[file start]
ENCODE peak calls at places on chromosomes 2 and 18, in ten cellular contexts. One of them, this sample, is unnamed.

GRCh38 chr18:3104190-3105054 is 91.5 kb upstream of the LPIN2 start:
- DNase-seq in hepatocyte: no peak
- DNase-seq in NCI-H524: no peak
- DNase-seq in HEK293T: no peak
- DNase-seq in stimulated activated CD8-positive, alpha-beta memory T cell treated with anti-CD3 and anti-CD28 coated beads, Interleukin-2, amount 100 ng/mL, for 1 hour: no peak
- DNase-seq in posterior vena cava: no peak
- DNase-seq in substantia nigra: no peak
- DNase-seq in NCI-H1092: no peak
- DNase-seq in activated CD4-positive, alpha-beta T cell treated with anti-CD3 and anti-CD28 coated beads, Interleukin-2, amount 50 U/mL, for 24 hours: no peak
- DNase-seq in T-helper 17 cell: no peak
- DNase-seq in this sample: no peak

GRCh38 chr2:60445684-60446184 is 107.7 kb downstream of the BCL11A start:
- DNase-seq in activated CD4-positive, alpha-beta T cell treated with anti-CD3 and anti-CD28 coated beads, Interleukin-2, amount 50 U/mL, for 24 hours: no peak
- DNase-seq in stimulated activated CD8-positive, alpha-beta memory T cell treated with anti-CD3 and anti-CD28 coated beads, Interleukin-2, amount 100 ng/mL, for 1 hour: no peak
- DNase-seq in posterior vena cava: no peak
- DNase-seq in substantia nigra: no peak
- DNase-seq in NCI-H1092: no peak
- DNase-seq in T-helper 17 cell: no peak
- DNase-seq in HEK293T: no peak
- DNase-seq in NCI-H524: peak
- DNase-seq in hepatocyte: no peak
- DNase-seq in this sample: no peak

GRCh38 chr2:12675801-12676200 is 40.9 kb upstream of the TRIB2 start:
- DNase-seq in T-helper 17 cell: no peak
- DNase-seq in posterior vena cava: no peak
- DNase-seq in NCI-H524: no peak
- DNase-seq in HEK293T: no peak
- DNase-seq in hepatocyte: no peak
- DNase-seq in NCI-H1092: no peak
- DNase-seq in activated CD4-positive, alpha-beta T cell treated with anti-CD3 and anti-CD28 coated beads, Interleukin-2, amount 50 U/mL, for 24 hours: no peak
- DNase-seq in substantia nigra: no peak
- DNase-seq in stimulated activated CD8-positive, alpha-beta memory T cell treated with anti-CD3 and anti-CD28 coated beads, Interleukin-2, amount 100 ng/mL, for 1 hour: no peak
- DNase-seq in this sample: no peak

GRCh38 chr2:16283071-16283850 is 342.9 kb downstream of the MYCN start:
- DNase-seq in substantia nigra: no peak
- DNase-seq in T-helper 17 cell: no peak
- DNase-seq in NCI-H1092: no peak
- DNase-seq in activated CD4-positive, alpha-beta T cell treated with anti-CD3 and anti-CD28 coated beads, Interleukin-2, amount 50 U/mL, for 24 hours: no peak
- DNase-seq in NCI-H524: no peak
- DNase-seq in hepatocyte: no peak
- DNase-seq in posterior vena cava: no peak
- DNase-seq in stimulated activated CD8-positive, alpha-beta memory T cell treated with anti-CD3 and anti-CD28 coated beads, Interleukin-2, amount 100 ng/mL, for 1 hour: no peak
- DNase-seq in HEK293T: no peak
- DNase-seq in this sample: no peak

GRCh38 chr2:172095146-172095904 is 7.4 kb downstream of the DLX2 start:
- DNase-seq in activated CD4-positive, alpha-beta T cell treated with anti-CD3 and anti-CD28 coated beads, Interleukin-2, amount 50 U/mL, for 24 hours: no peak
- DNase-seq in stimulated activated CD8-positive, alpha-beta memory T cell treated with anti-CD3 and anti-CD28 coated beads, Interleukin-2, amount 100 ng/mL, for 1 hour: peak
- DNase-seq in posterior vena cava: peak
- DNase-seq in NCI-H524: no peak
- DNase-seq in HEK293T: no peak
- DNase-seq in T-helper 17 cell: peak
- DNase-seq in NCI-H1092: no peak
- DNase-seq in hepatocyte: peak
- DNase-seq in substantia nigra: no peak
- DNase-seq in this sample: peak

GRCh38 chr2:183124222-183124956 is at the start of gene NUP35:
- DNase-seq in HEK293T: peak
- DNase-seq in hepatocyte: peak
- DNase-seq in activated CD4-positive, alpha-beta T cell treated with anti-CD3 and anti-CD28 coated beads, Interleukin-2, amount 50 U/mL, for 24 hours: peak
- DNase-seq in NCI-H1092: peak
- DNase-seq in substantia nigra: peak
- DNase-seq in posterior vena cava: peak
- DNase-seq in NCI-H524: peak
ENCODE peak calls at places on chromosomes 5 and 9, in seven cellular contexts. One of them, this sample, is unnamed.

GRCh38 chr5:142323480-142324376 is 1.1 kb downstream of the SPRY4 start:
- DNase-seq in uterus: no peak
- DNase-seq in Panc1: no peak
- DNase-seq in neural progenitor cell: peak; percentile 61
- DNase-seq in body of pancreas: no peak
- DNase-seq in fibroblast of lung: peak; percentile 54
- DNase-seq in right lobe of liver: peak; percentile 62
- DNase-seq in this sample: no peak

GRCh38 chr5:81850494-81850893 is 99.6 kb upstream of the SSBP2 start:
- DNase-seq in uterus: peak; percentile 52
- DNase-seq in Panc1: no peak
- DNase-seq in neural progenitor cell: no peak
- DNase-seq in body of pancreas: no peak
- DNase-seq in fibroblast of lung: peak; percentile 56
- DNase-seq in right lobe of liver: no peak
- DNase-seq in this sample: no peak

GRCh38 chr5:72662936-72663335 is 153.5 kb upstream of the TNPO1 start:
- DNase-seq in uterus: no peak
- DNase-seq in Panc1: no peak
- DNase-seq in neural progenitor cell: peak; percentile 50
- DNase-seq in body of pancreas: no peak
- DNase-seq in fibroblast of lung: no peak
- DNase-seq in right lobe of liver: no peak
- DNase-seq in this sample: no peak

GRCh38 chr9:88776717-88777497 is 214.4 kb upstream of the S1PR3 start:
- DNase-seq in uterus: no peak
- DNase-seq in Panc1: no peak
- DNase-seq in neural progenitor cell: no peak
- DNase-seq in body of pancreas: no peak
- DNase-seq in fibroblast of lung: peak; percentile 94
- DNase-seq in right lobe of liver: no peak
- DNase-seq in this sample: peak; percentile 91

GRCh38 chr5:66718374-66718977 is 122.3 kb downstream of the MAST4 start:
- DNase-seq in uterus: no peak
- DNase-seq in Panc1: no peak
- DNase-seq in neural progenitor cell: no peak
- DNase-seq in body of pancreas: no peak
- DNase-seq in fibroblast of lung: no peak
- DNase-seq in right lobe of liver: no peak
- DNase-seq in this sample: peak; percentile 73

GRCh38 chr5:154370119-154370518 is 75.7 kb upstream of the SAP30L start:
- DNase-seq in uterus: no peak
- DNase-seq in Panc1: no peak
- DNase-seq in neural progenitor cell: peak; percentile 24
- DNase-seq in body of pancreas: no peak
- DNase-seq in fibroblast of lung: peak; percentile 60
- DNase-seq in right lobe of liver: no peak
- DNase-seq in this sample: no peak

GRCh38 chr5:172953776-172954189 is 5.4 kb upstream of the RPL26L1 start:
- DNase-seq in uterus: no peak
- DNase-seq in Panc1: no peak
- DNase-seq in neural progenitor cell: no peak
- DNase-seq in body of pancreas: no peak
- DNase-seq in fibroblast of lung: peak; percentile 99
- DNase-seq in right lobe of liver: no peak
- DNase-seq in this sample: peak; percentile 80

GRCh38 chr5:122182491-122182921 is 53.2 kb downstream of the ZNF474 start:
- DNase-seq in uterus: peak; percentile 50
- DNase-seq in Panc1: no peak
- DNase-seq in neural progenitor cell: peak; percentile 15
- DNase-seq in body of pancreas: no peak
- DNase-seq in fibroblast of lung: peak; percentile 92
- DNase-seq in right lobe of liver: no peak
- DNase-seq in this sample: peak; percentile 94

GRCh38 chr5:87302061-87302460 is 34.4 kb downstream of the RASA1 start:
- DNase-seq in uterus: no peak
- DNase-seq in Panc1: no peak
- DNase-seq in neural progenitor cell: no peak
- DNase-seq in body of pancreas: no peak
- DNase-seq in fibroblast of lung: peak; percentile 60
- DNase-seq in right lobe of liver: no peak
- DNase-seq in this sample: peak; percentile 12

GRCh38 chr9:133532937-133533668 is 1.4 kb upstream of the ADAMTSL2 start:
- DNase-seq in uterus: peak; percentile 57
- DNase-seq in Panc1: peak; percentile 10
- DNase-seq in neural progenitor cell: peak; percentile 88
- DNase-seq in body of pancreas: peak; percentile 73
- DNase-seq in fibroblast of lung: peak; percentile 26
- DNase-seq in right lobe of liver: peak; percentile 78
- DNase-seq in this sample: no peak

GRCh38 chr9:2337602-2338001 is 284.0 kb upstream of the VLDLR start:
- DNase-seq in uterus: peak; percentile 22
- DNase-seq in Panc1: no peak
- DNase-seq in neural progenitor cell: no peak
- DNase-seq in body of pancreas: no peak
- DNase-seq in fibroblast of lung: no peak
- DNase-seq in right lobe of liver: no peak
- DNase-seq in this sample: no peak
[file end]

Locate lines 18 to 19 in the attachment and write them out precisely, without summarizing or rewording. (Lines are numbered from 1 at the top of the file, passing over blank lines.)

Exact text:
- DNase-seq in NCI-H1092: no peak
- DNase-seq in T-helper 17 cell: no peak